... but the weird vision of Takayama that Ando had in the mortuary is not a one-off. Ando is now having all kinds of weird visions, with Takayama popping up all over the place, and scenes from his own son's death, whereas Mai sees scenes from the professor's death, over and over again.

In the meanwhile, Miyashita has been analysing the results of the post-mortem, and tells Ando that Takayama's death was definitely from a massive heart attack, caused by the strange throat tumour; but the tumour appears to be puzzlingly benign. Miyashita, completely baffled, had asked his old university doctor to examine the tumour, and when he receives the results, he is even more baffled: it was indeed caused by a kind of smallpox virus... but how can that be, when that disease died out a good thirty years or so ago? He discusses the results with Ando, who now has two theories about Takayama's death to think about: Miyashita's viral infection, or Mai's crazy idea about a curse video...

However, just as the pair are laughing at the very idea of a curse video, a call for Ando comes in from Detective Maekawa: Asakawa Reiko and Yoichi have been killed outright in a car accident, after leaving her parents' house. Not only that, but Reiko's father had hanged himself, leaving a cryptic final message telling Reiko "... don't worry about the videotape, I've taken care of it". And when Ando arrives at the scene just as the paramedics are removing the two corpses from the wreck, he meets one of Reiko's newspaper colleagues, Yoshino, who was also called to the scene. They look inside the car... and find a videotape on the front seat, smashed in half.

The next day, Ando goes to find Mai and tell her about the death of Reiko and Yoichi, and mentions to her that the police think that Yoichi was already dead before the accident happened, of yet another fatal heart attack caused by a tumour; at which point, Mai tells him that Yoichi (as we saw in Ring) had also watched Sadako's curse video. Ando still refuses to listen, despite having seen the smashed video in the car-wreck...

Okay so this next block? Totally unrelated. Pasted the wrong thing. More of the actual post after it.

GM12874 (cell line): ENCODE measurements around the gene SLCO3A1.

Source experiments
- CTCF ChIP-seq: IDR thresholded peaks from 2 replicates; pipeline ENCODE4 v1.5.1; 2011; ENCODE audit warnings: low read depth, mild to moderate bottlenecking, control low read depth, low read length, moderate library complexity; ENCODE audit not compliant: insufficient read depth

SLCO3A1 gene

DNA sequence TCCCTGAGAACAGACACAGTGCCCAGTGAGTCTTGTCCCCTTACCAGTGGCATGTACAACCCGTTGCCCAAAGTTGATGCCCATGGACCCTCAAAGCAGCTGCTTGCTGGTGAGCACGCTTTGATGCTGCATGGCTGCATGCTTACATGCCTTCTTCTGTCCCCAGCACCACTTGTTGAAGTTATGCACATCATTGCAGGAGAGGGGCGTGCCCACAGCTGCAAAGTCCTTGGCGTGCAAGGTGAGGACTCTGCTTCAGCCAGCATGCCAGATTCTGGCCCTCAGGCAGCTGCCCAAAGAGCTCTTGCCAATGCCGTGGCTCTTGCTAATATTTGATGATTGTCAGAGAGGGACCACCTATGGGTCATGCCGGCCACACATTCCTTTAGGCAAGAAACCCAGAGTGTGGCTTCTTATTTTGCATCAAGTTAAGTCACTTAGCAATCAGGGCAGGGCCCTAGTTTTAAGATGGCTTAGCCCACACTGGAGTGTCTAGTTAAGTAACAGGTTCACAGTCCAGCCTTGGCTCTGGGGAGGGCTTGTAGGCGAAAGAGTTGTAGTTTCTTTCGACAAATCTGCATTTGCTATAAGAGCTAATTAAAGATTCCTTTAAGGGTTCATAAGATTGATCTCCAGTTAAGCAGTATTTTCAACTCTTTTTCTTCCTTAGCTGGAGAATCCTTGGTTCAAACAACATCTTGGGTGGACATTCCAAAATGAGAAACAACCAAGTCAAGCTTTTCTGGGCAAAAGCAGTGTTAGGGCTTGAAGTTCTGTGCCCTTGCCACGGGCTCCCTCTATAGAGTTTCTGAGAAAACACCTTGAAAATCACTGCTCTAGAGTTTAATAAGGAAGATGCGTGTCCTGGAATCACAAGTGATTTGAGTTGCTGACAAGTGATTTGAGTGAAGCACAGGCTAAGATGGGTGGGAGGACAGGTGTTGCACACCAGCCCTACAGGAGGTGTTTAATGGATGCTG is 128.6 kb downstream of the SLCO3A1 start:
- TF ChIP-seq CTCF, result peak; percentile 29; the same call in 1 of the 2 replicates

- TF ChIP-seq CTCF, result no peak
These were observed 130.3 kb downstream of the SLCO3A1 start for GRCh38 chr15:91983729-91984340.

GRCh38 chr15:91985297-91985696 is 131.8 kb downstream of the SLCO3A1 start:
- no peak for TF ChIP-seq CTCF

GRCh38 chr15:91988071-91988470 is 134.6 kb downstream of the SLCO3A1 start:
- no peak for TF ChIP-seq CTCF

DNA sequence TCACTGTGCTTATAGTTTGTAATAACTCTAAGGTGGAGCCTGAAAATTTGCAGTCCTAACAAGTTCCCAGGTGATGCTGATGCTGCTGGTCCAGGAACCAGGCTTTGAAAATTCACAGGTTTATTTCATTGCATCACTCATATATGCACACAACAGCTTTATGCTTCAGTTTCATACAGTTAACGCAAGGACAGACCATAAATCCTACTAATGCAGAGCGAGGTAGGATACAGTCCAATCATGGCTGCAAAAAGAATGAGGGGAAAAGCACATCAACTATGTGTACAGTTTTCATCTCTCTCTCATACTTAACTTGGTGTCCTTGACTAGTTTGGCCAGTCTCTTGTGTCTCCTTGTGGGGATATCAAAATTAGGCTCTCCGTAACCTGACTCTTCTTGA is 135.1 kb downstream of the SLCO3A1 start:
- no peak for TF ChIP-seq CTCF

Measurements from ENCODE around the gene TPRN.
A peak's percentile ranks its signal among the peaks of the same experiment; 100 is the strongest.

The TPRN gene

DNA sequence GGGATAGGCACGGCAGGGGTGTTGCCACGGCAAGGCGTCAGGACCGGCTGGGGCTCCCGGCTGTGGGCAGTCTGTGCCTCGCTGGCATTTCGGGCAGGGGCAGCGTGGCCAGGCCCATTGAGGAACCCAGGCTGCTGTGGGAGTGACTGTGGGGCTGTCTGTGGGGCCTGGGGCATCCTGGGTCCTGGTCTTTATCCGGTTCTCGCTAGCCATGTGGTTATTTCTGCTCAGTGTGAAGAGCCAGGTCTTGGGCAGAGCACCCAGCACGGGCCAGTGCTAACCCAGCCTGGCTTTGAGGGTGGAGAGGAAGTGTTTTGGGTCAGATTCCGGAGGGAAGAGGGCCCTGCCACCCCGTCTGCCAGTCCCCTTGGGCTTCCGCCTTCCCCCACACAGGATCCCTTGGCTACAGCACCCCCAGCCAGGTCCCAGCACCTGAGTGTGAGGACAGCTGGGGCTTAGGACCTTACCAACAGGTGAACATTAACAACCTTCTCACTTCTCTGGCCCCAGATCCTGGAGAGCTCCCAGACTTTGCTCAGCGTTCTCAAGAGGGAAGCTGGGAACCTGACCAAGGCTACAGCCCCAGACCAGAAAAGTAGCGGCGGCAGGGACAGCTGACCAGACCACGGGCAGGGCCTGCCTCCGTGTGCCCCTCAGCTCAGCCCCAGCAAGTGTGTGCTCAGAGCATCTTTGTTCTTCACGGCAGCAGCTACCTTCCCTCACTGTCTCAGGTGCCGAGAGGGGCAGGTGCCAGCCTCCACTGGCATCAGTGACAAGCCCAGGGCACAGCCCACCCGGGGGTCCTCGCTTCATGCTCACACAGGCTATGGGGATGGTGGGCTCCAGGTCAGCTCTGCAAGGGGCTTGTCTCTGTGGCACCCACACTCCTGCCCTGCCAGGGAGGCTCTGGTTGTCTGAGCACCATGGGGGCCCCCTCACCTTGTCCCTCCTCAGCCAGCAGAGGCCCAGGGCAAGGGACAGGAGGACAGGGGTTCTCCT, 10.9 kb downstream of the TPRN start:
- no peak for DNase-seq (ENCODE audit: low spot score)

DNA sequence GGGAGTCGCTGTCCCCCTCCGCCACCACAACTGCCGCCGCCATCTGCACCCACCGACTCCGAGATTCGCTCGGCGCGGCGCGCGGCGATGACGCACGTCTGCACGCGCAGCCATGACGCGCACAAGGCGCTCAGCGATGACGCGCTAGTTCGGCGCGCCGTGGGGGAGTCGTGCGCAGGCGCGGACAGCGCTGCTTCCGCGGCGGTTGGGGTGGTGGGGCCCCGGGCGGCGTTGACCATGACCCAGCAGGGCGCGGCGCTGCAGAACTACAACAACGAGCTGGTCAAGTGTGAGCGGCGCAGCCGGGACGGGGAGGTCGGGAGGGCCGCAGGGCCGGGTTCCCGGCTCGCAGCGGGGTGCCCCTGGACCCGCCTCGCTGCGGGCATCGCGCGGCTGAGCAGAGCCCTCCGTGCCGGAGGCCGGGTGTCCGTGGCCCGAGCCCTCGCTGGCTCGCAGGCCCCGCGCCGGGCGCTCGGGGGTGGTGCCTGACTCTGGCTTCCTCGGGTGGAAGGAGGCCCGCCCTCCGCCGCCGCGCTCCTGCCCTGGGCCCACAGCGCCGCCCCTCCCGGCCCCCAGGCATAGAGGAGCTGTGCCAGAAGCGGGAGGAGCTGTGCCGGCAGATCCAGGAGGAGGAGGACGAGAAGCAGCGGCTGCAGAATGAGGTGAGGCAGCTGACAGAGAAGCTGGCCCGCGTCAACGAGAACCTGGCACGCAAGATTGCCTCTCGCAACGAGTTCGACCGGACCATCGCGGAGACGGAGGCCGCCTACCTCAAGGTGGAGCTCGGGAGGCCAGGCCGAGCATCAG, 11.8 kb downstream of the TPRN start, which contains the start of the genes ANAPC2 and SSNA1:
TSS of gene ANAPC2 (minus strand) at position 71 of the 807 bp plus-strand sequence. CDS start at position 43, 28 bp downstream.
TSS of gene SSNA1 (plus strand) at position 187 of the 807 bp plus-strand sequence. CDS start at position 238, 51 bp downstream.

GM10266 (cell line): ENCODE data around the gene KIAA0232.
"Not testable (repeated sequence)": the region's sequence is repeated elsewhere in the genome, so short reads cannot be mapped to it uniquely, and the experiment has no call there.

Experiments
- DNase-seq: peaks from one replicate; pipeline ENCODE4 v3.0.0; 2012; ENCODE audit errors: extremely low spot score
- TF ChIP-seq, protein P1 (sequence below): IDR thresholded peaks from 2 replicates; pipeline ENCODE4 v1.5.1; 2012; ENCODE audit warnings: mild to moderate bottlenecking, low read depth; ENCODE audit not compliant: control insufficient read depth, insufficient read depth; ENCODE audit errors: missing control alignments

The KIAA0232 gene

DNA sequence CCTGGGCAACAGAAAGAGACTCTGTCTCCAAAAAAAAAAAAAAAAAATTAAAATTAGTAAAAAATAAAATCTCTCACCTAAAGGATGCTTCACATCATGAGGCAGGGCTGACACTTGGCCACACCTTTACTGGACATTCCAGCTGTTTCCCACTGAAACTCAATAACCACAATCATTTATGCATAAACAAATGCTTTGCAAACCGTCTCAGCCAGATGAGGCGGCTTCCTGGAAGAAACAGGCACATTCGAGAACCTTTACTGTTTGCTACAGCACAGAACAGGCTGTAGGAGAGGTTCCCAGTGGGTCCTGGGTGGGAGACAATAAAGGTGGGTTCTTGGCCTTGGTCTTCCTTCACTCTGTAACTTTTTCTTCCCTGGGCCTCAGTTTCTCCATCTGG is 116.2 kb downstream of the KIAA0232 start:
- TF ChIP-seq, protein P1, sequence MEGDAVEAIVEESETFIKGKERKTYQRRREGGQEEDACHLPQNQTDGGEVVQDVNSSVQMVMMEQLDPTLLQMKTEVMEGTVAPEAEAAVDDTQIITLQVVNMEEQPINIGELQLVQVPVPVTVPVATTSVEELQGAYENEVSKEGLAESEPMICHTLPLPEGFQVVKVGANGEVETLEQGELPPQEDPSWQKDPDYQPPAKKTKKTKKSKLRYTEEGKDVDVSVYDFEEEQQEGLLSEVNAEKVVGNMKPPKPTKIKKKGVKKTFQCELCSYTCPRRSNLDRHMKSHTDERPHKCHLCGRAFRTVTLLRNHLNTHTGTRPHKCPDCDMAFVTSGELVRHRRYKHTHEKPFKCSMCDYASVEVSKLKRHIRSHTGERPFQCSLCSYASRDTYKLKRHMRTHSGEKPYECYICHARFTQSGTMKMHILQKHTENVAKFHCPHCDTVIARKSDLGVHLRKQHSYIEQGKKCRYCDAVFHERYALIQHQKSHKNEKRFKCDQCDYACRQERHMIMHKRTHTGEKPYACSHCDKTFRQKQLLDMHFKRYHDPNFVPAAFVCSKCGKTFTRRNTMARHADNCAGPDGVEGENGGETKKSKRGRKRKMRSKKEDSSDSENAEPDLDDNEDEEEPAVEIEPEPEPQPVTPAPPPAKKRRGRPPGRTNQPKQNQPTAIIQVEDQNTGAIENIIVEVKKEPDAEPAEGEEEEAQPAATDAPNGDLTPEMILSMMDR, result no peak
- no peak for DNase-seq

... until later, when Yoshino turns up at the hospital to talk to Ando, and gives him a filofax containing all the information that Asakawa Reiko had noted down regarding the curse video... including all the details of the story of Yamamura Sadako (Hinako Saeki), who had transferred her curse to a videotape by means of nensha (psychokinesis), as a kind of revenge attack for her short life's terrible suffering which culminated in her tragic murder, thirty years beforehand.

And more than this: Yoshino even hands Ando an old, damaged photograph of Sadako while she was still alive and studying drama in a troupe in Tokyo (as seen in Ring 0: Baasudei)... not to mention Reiko's spare copy of the curse video. And when Ando takes the videotape from Yoshino's hand, he sees another vision of Takayama, standing in the distance, watching them. But Yoshino swears blind that he hasn't watched the video himself, out of fear...

So Ando, being a scientist and therefore a non-believer in all things paranormal (despite his visions of ghosts), decides to watch the video; and the moment the tape runs out, he has a terrifying experience. He sees a vision, through Sadako's own eyes, of the brutal attack by her father, Doctor Ikuma, and her unconscious body consequently being dumped in the well... and a few moments afterwards, Ando receives a very.... personal visit from the great lady herself, although this time, she does not come to kill him as she does with her usual victims, but instead to have sex with him. (Sorry to disappoint all you titillation fans, but this is actually fairly important to the plot, and you only get to see Hinako-san nekkid for a couple of seconds ;-D)